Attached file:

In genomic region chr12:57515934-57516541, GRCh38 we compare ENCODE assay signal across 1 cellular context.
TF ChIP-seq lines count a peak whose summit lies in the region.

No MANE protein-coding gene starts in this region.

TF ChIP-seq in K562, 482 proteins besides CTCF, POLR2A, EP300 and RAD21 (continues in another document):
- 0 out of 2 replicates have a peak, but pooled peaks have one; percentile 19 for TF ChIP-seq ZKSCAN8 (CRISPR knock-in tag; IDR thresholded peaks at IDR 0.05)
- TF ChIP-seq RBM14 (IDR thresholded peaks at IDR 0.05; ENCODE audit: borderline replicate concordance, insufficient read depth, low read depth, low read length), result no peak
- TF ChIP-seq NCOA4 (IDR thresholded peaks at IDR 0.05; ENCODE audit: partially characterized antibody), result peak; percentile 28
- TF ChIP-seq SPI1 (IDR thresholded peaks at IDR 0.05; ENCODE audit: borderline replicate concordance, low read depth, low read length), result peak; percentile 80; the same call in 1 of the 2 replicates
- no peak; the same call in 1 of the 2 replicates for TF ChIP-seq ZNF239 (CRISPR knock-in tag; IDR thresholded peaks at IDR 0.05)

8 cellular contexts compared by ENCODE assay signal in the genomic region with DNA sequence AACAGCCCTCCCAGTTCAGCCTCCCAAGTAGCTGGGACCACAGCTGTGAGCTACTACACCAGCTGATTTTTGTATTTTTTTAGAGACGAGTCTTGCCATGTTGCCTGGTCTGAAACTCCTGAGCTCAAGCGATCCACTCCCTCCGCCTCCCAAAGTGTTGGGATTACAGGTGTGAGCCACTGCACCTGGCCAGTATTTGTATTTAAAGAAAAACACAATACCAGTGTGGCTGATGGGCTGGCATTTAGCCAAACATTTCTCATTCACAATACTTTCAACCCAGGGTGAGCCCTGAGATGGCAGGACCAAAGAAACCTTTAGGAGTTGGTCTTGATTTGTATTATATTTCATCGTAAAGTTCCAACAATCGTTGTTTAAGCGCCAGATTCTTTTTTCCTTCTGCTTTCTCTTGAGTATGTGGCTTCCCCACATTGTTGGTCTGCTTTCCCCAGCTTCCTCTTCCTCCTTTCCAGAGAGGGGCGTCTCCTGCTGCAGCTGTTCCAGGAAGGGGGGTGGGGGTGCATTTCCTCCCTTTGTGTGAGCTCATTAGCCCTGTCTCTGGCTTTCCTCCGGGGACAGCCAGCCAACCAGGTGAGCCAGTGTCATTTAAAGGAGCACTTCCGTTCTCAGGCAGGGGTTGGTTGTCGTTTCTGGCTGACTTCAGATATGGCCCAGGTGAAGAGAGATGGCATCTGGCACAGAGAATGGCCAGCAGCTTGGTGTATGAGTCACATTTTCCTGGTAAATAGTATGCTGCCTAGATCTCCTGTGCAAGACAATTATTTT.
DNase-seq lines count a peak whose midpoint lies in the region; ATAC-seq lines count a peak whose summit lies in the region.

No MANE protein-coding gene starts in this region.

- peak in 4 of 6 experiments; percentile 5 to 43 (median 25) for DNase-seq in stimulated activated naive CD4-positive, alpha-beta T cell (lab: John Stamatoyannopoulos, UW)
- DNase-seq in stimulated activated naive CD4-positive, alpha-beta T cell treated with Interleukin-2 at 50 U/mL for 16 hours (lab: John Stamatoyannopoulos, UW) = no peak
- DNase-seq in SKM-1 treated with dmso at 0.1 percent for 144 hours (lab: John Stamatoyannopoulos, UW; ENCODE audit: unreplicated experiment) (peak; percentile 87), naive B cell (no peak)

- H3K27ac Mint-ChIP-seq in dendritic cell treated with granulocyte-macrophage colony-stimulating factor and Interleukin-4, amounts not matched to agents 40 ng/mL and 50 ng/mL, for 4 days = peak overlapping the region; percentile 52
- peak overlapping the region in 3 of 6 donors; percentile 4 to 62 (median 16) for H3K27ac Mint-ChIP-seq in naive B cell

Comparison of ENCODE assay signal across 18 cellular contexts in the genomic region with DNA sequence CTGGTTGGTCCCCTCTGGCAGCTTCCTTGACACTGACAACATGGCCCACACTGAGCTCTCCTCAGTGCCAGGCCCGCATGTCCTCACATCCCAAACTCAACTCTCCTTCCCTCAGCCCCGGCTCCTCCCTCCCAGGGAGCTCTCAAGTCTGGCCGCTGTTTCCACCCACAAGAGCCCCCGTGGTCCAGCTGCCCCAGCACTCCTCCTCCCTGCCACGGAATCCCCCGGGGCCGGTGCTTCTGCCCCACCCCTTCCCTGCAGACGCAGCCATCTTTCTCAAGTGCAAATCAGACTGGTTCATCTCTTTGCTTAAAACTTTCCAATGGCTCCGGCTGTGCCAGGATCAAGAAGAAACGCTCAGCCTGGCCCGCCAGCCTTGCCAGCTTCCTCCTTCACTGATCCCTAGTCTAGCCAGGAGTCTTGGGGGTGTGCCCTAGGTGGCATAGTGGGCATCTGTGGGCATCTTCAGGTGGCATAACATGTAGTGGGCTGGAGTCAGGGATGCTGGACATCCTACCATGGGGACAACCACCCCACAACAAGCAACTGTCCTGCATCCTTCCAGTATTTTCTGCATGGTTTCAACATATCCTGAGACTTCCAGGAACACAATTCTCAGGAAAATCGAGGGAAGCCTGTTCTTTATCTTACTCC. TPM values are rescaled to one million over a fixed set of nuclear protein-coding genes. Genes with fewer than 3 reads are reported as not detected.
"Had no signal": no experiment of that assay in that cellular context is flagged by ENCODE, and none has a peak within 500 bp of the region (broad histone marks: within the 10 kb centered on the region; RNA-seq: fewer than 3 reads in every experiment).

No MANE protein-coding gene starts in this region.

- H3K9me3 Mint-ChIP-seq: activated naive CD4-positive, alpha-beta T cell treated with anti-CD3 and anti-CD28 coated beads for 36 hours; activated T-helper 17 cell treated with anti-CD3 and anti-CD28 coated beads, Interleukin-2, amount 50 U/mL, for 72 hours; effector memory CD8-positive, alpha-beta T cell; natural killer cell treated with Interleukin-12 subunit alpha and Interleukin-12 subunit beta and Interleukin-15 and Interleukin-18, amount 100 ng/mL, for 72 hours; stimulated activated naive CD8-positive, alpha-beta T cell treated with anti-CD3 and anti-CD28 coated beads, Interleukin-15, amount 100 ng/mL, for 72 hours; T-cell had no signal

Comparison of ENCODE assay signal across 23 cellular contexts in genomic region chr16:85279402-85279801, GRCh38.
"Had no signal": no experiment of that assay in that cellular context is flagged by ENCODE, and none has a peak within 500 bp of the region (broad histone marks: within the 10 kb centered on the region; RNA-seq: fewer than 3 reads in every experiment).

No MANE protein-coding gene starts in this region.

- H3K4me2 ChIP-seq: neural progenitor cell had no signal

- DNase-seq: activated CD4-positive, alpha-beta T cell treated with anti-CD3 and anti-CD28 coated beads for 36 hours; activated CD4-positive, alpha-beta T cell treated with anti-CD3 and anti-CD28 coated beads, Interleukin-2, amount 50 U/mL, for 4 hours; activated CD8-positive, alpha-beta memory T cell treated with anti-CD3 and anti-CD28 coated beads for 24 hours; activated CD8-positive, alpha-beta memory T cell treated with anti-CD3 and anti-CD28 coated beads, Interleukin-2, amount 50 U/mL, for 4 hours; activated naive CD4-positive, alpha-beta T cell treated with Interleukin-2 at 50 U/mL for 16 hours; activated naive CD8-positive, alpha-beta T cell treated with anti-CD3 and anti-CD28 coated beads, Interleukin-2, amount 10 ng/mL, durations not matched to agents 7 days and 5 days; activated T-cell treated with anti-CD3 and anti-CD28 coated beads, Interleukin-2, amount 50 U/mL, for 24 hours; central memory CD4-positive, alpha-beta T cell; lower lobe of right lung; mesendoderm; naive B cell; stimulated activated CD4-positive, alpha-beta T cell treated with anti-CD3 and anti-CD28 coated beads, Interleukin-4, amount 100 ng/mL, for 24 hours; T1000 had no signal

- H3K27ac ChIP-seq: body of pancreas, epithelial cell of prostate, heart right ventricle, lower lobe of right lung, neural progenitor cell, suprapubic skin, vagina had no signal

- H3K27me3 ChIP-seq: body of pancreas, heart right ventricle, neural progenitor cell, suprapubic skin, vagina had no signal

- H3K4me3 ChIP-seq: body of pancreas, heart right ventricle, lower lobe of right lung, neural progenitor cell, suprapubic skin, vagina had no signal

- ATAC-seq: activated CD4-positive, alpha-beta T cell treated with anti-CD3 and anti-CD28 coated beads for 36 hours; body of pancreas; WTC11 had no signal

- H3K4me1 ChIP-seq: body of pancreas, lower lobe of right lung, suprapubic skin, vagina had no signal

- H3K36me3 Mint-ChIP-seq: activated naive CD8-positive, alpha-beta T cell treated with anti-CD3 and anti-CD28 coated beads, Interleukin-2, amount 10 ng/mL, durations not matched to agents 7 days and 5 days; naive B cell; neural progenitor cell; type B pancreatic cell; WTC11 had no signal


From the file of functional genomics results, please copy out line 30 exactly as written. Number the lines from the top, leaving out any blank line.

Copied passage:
- ATAC-seq: activated CD4-positive, alpha-beta T cell treated with anti-CD3 and anti-CD28 coated beads for 36 hours; body of pancreas; WTC11 had no signal